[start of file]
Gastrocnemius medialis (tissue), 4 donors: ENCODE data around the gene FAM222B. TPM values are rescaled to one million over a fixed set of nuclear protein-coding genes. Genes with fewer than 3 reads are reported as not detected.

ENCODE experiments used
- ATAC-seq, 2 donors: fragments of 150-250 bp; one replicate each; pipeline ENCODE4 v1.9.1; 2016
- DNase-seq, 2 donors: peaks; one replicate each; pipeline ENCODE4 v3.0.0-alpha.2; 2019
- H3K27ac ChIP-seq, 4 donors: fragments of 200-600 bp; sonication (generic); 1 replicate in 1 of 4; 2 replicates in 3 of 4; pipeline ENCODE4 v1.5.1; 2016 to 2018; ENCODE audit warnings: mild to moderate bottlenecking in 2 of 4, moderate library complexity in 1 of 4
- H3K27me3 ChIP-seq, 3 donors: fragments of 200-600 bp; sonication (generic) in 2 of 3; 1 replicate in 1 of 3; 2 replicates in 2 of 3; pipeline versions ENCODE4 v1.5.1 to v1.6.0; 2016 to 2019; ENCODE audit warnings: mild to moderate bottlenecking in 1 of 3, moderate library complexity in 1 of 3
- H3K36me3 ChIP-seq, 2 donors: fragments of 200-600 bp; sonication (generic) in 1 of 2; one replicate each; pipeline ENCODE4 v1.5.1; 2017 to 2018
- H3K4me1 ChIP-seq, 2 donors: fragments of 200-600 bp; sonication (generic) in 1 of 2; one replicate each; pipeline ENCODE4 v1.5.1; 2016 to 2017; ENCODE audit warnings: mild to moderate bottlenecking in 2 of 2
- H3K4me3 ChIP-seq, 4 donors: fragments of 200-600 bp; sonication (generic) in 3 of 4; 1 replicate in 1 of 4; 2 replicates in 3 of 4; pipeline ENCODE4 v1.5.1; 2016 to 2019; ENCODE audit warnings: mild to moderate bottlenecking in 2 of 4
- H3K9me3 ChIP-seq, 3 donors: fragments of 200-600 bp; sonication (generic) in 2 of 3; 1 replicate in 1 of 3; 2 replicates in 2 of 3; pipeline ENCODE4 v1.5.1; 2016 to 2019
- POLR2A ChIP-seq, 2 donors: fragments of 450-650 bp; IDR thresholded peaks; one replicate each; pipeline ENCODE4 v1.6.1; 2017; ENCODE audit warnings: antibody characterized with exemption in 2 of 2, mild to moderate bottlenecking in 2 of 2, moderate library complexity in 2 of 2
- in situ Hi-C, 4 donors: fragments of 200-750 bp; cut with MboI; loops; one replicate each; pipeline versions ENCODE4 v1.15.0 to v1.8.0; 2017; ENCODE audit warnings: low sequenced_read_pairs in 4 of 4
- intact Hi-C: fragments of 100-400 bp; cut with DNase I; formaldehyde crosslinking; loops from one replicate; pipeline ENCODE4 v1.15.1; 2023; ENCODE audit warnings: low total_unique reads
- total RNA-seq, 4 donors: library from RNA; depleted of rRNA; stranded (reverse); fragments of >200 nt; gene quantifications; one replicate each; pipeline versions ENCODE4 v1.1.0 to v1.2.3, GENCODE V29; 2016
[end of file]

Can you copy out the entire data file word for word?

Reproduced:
Gastrocnemius medialis (tissue), 4 donors: ENCODE data around the gene FAM222B. TPM values are rescaled to one million over a fixed set of nuclear protein-coding genes. Genes with fewer than 3 reads are reported as not detected.

ENCODE experiments used
- ATAC-seq, 2 donors: fragments of 150-250 bp; one replicate each; pipeline ENCODE4 v1.9.1; 2016
- DNase-seq, 2 donors: peaks; one replicate each; pipeline ENCODE4 v3.0.0-alpha.2; 2019
- H3K27ac ChIP-seq, 4 donors: fragments of 200-600 bp; sonication (generic); 1 replicate in 1 of 4; 2 replicates in 3 of 4; pipeline ENCODE4 v1.5.1; 2016 to 2018; ENCODE audit warnings: mild to moderate bottlenecking in 2 of 4, moderate library complexity in 1 of 4
- H3K27me3 ChIP-seq, 3 donors: fragments of 200-600 bp; sonication (generic) in 2 of 3; 1 replicate in 1 of 3; 2 replicates in 2 of 3; pipeline versions ENCODE4 v1.5.1 to v1.6.0; 2016 to 2019; ENCODE audit warnings: mild to moderate bottlenecking in 1 of 3, moderate library complexity in 1 of 3
- H3K36me3 ChIP-seq, 2 donors: fragments of 200-600 bp; sonication (generic) in 1 of 2; one replicate each; pipeline ENCODE4 v1.5.1; 2017 to 2018
- H3K4me1 ChIP-seq, 2 donors: fragments of 200-600 bp; sonication (generic) in 1 of 2; one replicate each; pipeline ENCODE4 v1.5.1; 2016 to 2017; ENCODE audit warnings: mild to moderate bottlenecking in 2 of 2
- H3K4me3 ChIP-seq, 4 donors: fragments of 200-600 bp; sonication (generic) in 3 of 4; 1 replicate in 1 of 4; 2 replicates in 3 of 4; pipeline ENCODE4 v1.5.1; 2016 to 2019; ENCODE audit warnings: mild to moderate bottlenecking in 2 of 4
- H3K9me3 ChIP-seq, 3 donors: fragments of 200-600 bp; sonication (generic) in 2 of 3; 1 replicate in 1 of 3; 2 replicates in 2 of 3; pipeline ENCODE4 v1.5.1; 2016 to 2019
- POLR2A ChIP-seq, 2 donors: fragments of 450-650 bp; IDR thresholded peaks; one replicate each; pipeline ENCODE4 v1.6.1; 2017; ENCODE audit warnings: antibody characterized with exemption in 2 of 2, mild to moderate bottlenecking in 2 of 2, moderate library complexity in 2 of 2
- in situ Hi-C, 4 donors: fragments of 200-750 bp; cut with MboI; loops; one replicate each; pipeline versions ENCODE4 v1.15.0 to v1.8.0; 2017; ENCODE audit warnings: low sequenced_read_pairs in 4 of 4
- intact Hi-C: fragments of 100-400 bp; cut with DNase I; formaldehyde crosslinking; loops from one replicate; pipeline ENCODE4 v1.15.1; 2023; ENCODE audit warnings: low total_unique reads
- total RNA-seq, 4 donors: library from RNA; depleted of rRNA; stranded (reverse); fragments of >200 nt; gene quantifications; one replicate each; pipeline versions ENCODE4 v1.1.0 to v1.2.3, GENCODE V29; 2016